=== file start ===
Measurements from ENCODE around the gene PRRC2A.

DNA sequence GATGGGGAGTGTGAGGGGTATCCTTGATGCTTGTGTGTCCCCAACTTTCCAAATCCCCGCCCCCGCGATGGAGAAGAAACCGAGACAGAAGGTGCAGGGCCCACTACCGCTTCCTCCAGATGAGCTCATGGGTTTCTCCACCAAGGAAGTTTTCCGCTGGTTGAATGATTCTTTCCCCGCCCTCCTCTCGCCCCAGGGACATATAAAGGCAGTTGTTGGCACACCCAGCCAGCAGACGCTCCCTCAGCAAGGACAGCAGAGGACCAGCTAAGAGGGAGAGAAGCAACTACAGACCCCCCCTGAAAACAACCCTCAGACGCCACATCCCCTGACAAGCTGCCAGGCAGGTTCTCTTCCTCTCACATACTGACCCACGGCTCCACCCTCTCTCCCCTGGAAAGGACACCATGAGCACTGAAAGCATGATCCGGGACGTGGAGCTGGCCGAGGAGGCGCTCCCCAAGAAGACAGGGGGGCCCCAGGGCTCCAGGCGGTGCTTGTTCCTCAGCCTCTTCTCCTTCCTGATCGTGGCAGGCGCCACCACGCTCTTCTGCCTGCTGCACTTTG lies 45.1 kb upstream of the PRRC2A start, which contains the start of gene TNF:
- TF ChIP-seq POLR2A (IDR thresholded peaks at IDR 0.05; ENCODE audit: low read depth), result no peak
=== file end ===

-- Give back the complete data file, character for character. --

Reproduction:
Measurements from ENCODE around the gene PRRC2A.

DNA sequence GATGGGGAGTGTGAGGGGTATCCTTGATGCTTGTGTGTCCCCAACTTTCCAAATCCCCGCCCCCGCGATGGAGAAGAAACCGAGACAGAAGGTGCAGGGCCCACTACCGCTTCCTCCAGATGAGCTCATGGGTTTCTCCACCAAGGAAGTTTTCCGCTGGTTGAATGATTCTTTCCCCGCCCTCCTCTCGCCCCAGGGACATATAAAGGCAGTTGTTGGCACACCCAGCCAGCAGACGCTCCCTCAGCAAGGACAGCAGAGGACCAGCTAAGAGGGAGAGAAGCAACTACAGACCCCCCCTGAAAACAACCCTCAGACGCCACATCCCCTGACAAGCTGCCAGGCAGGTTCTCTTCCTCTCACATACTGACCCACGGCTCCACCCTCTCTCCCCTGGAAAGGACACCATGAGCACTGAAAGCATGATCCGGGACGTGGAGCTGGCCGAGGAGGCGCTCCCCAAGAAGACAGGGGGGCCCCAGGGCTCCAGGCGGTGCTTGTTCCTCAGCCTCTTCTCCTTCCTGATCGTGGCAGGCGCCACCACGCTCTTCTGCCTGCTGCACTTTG lies 45.1 kb upstream of the PRRC2A start, which contains the start of gene TNF:
- TF ChIP-seq POLR2A (IDR thresholded peaks at IDR 0.05; ENCODE audit: low read depth), result no peak